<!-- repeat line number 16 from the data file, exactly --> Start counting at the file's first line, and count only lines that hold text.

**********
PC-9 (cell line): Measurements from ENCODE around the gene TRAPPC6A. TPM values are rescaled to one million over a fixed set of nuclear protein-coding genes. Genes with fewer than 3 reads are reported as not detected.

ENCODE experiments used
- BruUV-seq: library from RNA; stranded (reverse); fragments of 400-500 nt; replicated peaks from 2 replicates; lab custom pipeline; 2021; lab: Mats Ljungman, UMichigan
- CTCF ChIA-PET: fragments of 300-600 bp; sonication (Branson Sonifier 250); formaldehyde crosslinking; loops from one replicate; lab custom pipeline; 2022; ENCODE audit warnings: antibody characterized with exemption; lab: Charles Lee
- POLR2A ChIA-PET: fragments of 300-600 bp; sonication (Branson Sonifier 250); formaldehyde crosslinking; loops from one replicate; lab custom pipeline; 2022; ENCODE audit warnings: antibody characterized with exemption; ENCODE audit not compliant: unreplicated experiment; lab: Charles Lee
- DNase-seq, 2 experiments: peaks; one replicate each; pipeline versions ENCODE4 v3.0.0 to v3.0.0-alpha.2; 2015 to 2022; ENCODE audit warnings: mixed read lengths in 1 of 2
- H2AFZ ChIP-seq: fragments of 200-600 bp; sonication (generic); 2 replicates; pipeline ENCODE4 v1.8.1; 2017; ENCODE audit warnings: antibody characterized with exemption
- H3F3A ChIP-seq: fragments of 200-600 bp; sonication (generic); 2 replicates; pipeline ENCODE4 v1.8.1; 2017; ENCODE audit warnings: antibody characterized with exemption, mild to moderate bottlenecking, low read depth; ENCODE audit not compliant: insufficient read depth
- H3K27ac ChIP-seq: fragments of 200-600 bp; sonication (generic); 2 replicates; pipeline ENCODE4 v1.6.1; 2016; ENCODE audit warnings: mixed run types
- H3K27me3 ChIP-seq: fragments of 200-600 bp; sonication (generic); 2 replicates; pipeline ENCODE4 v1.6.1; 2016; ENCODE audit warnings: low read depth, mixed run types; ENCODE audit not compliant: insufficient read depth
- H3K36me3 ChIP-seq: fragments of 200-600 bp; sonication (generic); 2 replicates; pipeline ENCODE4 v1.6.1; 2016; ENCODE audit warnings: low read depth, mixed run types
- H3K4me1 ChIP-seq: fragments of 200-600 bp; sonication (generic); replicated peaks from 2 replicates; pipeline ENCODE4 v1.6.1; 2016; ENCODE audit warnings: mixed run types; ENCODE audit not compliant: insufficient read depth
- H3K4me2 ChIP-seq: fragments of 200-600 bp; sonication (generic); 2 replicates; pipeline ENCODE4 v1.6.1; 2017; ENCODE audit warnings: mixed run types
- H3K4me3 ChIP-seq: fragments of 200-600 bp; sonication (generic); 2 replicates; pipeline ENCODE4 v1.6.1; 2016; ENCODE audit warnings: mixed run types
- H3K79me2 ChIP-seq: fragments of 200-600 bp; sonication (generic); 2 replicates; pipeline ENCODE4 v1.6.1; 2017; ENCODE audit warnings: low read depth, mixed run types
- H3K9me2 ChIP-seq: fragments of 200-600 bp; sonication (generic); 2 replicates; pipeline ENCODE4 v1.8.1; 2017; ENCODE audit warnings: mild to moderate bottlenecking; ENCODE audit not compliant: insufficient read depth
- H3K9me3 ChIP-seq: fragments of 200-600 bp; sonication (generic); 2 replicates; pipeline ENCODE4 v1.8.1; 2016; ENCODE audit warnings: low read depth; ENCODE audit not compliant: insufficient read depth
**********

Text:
- H3K9me2 ChIP-seq: fragments of 200-600 bp; sonication (generic); 2 replicates; pipeline ENCODE4 v1.8.1; 2017; ENCODE audit warnings: mild to moderate bottlenecking; ENCODE audit not compliant: insufficient read depth